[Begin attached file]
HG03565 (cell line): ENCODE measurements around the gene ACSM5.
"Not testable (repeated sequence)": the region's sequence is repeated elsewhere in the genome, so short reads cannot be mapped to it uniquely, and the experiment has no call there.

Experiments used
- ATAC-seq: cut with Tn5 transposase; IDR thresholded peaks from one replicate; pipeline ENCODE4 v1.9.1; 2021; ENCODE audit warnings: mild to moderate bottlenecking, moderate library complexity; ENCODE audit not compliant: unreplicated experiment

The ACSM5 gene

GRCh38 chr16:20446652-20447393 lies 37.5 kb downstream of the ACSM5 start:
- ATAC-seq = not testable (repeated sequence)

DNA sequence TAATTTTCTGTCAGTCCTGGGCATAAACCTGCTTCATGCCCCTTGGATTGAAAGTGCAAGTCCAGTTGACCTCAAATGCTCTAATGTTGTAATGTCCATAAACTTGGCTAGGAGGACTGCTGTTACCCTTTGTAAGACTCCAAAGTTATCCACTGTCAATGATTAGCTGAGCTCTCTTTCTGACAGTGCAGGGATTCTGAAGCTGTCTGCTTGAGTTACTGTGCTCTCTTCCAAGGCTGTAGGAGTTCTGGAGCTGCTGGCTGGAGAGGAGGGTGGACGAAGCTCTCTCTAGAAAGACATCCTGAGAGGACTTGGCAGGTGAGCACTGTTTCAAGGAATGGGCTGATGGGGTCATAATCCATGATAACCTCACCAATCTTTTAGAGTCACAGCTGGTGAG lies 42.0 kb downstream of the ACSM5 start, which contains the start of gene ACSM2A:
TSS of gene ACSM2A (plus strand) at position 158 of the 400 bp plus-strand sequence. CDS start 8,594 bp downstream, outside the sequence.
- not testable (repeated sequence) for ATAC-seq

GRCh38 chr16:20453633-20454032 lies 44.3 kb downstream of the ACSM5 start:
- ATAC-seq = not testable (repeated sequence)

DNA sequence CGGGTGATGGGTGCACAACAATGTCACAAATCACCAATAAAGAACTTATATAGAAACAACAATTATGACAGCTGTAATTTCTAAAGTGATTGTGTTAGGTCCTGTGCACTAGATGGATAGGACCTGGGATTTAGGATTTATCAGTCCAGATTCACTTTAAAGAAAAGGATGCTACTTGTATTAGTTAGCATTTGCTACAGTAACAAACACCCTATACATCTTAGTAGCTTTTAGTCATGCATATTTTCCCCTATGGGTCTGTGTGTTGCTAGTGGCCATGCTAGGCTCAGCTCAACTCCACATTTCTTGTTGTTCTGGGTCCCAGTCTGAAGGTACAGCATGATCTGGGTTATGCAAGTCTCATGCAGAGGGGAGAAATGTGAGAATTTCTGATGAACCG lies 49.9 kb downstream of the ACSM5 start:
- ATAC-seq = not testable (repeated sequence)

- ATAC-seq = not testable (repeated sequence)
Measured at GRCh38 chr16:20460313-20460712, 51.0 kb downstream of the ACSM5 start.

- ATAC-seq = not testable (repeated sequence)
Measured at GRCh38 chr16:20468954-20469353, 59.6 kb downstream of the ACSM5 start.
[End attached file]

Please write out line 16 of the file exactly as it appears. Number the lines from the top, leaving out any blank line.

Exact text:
Measured at GRCh38 chr16:20460313-20460712, 51.0 kb downstream of the ACSM5 start.